Novel features and advantages of the present invention in addition to those noted above will become apparent to those of ordinary skill in the art from a reading of the following detailed description in conjunction with the accompanying drawing wherein similar reference characters refer to similar parts and in which:
FIG. 1 is a side elevational view of a balancing machine with a pneumatic wheel (shown in section) mounted on the machine, and illustrating the two correction planes of the wheel;
FIG. 2 is a schematic diagram showing the determination of unbalances in the respective correction planes including the increments of the correction weights;
FIG. 3 is vector diagram of possible static residual unbalances which result from the increments of correction weights;
FIG. 4 is a vector diagram illustrating the influence of an angular offset of the correction weights;
FIG. 5 is a combined vector and schematic diagram illustrating the procedural steps of the present invention;
FIG. 6 is a flow diagram illustrating the method of the present invention; and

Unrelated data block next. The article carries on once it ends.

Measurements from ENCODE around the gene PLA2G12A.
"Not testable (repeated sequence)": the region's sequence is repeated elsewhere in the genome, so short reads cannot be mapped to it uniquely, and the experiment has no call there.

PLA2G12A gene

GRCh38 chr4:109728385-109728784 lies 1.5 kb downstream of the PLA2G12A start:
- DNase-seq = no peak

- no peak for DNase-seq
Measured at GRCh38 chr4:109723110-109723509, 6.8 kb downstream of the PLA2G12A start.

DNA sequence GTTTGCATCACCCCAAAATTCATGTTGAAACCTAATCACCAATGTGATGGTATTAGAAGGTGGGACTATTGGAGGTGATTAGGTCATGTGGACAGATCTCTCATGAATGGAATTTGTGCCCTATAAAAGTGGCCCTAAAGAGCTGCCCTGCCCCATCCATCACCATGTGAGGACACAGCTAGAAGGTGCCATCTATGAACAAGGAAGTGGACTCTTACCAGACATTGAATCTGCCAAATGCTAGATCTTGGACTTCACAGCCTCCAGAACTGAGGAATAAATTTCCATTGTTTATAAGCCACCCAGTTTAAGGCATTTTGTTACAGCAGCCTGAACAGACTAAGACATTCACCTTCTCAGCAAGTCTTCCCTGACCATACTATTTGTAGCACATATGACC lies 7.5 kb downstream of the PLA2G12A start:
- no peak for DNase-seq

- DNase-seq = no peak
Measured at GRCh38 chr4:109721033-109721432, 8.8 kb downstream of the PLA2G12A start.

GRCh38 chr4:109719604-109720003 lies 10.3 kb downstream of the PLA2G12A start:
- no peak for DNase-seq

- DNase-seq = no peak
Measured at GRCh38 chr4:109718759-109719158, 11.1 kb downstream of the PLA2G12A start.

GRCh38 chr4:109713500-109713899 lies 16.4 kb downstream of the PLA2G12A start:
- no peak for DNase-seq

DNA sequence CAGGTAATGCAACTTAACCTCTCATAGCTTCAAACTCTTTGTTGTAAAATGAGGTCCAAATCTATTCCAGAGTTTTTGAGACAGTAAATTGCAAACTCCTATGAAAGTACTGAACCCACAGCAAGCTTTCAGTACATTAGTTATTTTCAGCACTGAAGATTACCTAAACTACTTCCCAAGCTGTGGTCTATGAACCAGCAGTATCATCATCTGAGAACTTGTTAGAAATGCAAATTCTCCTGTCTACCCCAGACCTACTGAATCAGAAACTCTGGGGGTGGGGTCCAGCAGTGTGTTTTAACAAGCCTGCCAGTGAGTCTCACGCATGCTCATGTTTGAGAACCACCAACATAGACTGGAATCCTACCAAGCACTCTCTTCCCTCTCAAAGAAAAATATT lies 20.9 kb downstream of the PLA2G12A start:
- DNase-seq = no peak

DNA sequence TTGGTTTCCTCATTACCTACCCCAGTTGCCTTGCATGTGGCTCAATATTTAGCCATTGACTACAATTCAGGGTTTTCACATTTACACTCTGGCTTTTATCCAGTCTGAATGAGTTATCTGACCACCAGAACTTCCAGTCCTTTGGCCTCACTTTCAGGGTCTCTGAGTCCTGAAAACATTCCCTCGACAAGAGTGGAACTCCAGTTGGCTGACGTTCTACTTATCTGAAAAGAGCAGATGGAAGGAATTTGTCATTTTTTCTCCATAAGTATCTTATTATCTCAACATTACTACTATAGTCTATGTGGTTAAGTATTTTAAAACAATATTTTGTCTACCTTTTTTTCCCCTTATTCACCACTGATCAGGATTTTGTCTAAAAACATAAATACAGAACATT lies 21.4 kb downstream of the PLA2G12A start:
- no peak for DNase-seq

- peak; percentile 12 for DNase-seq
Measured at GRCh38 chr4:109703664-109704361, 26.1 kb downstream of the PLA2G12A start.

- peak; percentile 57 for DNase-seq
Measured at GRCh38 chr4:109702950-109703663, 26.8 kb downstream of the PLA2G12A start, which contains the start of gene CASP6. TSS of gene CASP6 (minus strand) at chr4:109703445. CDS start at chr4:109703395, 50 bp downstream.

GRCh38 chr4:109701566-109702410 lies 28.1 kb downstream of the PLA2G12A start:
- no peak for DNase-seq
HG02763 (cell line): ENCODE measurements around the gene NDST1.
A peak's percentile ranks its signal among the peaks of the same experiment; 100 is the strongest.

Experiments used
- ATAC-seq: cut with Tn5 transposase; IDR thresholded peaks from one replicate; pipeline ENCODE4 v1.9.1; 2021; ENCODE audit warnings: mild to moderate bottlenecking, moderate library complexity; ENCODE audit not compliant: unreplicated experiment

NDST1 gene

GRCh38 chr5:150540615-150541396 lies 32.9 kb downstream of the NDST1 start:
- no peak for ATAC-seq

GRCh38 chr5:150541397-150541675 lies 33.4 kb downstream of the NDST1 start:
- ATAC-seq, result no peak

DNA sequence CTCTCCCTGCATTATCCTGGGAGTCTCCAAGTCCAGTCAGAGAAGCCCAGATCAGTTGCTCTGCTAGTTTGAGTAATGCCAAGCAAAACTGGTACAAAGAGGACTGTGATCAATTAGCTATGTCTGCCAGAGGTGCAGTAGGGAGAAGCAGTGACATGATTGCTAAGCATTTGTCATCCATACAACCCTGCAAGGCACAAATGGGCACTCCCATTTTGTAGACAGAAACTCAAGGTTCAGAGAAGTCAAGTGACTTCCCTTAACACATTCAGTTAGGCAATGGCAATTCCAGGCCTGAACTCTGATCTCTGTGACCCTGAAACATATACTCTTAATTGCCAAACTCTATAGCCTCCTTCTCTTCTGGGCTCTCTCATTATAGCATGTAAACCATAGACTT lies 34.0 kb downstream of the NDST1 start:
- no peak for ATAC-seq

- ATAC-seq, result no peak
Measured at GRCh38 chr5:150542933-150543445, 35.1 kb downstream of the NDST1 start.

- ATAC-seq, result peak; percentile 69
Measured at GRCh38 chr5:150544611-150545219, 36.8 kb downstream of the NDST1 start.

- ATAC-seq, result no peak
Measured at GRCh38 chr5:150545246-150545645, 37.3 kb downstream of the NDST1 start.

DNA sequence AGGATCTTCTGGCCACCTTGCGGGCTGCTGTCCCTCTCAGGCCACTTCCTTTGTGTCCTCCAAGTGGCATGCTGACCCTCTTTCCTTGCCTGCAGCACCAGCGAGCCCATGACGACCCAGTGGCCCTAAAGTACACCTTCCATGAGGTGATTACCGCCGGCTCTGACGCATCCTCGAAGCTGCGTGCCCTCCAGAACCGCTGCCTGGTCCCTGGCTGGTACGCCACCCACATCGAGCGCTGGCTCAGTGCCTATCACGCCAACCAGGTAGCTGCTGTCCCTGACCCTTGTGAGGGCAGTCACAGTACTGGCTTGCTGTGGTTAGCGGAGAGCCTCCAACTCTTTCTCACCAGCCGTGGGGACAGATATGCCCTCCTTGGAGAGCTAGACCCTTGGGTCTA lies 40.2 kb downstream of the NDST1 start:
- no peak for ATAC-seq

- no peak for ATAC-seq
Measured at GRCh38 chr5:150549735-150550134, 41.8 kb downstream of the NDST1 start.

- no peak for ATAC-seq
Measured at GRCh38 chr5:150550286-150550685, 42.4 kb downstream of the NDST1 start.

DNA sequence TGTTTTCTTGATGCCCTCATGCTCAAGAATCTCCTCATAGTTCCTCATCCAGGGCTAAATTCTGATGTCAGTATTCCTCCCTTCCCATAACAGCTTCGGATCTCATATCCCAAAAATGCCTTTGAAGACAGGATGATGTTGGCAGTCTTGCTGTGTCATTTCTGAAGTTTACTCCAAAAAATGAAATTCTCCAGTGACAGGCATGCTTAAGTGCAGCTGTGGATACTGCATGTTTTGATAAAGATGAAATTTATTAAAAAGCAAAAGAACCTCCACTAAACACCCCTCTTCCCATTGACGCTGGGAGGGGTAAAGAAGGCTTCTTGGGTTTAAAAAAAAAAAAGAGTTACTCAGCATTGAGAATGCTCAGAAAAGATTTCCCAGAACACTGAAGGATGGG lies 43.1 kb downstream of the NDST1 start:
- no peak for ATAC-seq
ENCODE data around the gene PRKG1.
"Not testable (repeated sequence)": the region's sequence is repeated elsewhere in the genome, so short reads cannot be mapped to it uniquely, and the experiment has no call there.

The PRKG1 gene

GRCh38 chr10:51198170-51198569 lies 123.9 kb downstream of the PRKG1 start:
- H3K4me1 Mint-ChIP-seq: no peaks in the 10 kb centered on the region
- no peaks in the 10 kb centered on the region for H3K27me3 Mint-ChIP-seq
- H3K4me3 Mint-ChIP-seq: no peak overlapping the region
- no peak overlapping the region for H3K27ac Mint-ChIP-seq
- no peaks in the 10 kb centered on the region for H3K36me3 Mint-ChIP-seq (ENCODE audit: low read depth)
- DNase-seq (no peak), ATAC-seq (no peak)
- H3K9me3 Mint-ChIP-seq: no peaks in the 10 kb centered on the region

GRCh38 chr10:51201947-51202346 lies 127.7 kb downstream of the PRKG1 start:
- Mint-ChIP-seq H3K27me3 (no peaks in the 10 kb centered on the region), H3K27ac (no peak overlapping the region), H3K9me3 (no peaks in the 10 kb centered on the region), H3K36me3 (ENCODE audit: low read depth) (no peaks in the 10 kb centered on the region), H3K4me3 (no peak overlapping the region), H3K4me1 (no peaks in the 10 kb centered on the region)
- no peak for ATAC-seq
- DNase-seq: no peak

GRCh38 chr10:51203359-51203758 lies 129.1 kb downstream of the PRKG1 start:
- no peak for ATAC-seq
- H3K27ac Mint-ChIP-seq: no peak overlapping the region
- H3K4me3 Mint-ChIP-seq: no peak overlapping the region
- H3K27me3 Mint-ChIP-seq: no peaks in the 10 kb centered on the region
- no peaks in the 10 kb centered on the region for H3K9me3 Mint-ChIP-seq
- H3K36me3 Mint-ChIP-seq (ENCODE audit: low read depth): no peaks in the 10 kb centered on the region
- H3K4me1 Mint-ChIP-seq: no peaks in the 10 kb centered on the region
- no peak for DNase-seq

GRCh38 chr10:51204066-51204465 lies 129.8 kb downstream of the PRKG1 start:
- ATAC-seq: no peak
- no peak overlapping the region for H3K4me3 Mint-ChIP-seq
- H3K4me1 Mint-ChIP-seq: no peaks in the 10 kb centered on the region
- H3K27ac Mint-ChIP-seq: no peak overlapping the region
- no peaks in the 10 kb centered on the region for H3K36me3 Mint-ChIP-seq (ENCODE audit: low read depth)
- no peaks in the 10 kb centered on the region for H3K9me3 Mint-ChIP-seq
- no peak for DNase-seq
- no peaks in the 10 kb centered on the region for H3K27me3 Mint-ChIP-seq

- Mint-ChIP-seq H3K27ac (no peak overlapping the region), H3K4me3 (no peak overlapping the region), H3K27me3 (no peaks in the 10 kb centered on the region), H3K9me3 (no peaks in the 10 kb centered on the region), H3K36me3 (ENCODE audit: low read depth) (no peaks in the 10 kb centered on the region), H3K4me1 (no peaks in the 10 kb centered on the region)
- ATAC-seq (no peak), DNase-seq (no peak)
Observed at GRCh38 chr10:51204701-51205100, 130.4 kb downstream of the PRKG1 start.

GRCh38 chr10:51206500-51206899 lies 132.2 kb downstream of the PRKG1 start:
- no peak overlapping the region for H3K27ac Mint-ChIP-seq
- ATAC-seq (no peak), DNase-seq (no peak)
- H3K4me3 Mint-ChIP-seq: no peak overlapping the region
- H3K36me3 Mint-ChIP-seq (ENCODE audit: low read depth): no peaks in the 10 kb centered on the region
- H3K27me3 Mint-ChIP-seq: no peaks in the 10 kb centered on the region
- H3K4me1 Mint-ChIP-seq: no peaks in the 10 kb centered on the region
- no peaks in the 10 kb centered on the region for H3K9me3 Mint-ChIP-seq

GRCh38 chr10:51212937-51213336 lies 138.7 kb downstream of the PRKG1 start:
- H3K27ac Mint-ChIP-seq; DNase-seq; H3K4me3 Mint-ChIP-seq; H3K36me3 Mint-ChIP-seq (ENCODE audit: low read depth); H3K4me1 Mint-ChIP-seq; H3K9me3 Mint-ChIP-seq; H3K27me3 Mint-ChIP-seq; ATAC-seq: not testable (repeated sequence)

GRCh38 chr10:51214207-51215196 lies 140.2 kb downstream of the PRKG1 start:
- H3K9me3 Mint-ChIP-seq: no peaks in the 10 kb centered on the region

FIGS. 7 through 9 are combined vector and schematic diagrams illustrating specific procedural steps of the present invention.
Referring in more particularity to the drawing, FIG. 1 shows a balancing machine 1 having a balancing spindle 2 upon which a disc-like body is arranged such as a vehicle wheel 4 with a pneumatic tire 3 mounted thereof. By means of vibration transducers (not shown), the vibrations which result from an unbalance of the vehicle wheel 4 are sensed and delivered to an unbalance measuring unit 5 together with the reference impulses which occur once per revolution of the rotating vehicle wheel. In order to reduce the unbalance, specified correction weights, determined by balancing measuring unit 5, are attached in both correction planes of the wheel. The correction planes are indicated as dash-dot lines in FIG. 1.